44 The "grotesque" body depicted in pre-Renaissance art in general and Gargantua and Pantagruel in particular is one which, according to Bakhtin, unashamedly "fecundates and is fecundated, that gives birth and is born, devours and is devoured, drinks, defecates, is sick and dying.” Fellini-Grotesque ENGL 2020 Themes in Literature and Culture: The Grotesque

45 According to Bakhtin, the bodily canon seeks to: 1. close all orifices; 2. stop all mergers of the body with the external world; 3. hide all signs of inner life processes and bodily functions (hence, for example, prohibitions against farting or belching in public); 4. ignore all evidence of fecundation and pregnancy; 5. eliminate protrusions; 6. present an image of a completed, rational, individual body. Fellini-Grotesque ENGL 2020 Themes in Literature and Culture: The Grotesque

46 Fellini-Grotesque On the way into the seminar room to defend my doctoral dissertation, a skeptical member of my committee, with whom I had previously talked about doing a dissertation on Native American literature, sarcastically asked how my impossibly interdisciplinary diss had managed to avoid any comparisons between Fellini and Native American culture. "Now that you mention it," I responded, pulling out of my backpack a book I had just checked out from the library... ENGL 2020 Themes in Literature and Culture: The Grotesque

47 Fellini-Grotesque Jamake Highwater's Ritual of the Wind: North American Indian Ceremonies, Music, and Dances. I showed him a passage in which Highwater, considering the “contrariness” of American Indian sacred clowns, known for their scatological and obscene parodies of tribal holy men, naturally thinks of Fellini when he seeks to explain the revulsion missionaries experienced confronting the clowns’ behavior: ENGL 2020 Themes in Literature and Culture: The Grotesque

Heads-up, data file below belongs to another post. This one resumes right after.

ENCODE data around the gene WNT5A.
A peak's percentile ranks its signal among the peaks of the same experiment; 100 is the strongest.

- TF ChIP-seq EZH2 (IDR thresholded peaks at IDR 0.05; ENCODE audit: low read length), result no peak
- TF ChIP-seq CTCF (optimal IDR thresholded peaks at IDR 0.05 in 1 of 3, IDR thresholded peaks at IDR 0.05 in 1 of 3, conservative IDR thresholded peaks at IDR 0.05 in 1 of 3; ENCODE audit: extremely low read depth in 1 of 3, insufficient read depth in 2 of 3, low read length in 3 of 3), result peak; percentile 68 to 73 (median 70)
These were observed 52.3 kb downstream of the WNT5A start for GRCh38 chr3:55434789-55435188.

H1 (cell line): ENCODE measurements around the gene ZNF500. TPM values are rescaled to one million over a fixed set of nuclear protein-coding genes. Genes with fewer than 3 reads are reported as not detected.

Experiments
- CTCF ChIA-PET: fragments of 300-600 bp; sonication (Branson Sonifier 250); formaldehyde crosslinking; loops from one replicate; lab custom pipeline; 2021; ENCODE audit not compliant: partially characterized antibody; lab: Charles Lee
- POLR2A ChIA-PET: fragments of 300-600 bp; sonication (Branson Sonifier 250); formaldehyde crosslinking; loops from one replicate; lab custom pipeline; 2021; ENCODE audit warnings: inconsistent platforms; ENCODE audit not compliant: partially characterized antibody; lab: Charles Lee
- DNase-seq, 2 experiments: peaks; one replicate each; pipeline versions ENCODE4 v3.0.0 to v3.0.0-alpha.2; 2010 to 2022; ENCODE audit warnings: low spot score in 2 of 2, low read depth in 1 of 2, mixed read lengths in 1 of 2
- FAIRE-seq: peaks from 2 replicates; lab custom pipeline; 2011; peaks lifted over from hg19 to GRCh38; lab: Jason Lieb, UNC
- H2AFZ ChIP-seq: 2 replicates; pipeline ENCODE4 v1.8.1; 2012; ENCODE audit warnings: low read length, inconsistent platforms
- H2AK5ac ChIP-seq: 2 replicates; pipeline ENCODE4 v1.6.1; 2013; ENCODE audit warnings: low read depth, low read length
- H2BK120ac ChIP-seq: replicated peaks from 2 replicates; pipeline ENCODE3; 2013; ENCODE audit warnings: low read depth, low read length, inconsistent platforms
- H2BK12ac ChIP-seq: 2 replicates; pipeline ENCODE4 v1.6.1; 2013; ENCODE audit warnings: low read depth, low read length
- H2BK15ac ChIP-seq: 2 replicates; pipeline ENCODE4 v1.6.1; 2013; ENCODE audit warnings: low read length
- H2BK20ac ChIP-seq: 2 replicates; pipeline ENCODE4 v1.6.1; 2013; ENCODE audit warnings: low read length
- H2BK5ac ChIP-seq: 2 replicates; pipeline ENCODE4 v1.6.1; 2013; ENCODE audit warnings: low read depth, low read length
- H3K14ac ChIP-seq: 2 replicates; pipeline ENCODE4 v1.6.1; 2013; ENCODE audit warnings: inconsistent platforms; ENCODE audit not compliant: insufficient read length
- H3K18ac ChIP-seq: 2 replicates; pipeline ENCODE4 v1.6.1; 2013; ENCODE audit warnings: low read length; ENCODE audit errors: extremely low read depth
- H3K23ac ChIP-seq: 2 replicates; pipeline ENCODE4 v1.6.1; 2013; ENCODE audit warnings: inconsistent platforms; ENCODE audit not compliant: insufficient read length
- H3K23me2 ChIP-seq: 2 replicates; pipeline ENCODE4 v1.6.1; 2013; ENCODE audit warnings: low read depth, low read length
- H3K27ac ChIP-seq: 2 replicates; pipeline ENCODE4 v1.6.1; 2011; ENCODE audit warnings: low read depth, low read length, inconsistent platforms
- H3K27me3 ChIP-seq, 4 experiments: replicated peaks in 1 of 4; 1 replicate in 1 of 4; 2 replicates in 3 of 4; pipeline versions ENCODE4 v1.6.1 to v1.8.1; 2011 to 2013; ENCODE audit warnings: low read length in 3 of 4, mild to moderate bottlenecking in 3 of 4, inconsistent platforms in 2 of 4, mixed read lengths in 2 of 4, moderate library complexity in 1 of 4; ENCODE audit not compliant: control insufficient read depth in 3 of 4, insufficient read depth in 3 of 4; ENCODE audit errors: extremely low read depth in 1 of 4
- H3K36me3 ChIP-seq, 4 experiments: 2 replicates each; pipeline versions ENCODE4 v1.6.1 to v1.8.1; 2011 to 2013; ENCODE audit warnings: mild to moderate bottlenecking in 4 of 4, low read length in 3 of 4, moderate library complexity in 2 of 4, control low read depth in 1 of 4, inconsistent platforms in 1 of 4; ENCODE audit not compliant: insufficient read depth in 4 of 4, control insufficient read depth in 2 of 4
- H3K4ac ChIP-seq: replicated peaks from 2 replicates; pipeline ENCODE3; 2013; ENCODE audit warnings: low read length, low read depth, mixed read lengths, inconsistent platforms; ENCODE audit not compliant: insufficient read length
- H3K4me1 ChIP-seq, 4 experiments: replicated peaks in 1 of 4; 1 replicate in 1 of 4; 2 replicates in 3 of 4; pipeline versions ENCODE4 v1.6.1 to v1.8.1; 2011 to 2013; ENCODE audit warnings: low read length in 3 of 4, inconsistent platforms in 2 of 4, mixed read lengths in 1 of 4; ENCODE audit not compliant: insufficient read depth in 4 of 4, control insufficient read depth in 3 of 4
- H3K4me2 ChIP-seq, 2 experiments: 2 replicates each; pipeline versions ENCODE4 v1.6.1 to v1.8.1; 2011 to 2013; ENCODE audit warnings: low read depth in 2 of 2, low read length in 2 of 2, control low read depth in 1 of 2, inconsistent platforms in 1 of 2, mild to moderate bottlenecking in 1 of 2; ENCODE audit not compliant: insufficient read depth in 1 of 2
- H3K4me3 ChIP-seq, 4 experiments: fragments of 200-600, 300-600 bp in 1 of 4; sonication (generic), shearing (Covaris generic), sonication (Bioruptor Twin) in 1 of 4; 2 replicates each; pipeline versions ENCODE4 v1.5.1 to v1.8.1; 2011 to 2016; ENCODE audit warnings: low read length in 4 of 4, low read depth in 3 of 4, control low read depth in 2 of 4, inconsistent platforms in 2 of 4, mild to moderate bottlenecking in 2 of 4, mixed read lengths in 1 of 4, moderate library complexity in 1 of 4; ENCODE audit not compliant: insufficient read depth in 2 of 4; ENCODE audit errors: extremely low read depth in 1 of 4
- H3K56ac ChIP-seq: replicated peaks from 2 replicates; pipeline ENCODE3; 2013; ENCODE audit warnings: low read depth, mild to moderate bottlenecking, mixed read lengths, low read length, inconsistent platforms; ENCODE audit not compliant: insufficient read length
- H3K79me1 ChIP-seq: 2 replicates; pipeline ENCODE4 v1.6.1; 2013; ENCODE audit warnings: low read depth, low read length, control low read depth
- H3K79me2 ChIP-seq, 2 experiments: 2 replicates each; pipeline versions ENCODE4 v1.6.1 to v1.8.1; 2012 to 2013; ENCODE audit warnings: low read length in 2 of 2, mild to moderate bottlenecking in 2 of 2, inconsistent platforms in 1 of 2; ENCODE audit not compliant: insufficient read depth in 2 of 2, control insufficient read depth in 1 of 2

48 Fellini-Grotesque “The shock techniques of Dadaism and the late films of Federico Fellini, have a great deal in common with the contrariness of sacred clowns, especially those of the Southwest.” ENGL 2020 Themes in Literature and Culture: The Grotesque

49 “When I introduce rather odd characters into my films, people say I’m exaggerating, that I’m “doing a Fellini.” But it’s just the opposite; in comparison with what happens to me all the time, I feel I’m softening things, moderating reality to a remarkable degree” (Strich 52). Fellini-Grotesque ENGL 2020 Themes in Literature and Culture: The Grotesque

50 “[The ideal] imposes impossible standards and unattainable aspirations that can only impede the spontaneous growth of a normal human being, and may conceivably destroy him. You must have experienced this yourself. There arrives a moment in life when you discover that what you've been told at home, at school, or in church is simply not true. You discover that it binds your authentic self, your instinct, your true growth. And this opens up a schism, creates a conflict that must eventually be resolved or succumbed to. In all forms of neurosis there is this clash between certain forms of idealization in a moral sense and a contrary aesthetic form. “—Federico Fellini, Playboy Interview Fellini-Grotesque ENGL 2020 Themes in Literature and Culture: The Grotesque

51 “For me there’s no difference between a scent and a stink. Perhaps if we’d been taught that a stink is nice and scent nasty, the world would see things in a different light. God knows why there’s all this fuss about a bit of shit! It’s a human product, just as much as our thoughts are!”-- Eau de Cologne in Amarcord: Portrait of a Town (36) Fellini-Grotesque ENGL 2020 Themes in Literature and Culture: The Grotesque

52 Fellini-Grotesque ENGL 2020 Themes in Literature and Culture: The Grotesque

53 In Italo Calvino’s Invisible Cities, Marco Polo regales Kublai Khan with the story--one of five in the book designated as tales of “Cities & the Sky”--of Perinthia, a metropolis which, from its very inception, had been intended as a utopia, its ordering cosmologically inspired. In Perinthia, we learn, all aspects of the city are laid out according to the highest wisdom of astrology and astronomy. Buildings, for example, are cited in such a way as to receive “the proper influence of the favoring constellations.” The astronomers who oversaw Perinthia’s development from the ground up guaranteed the city that it would, without question, “reflect the harmony of the firmament.” Fellini-Grotesque ENGL 2020 Themes in Literature and Culture: The Grotesque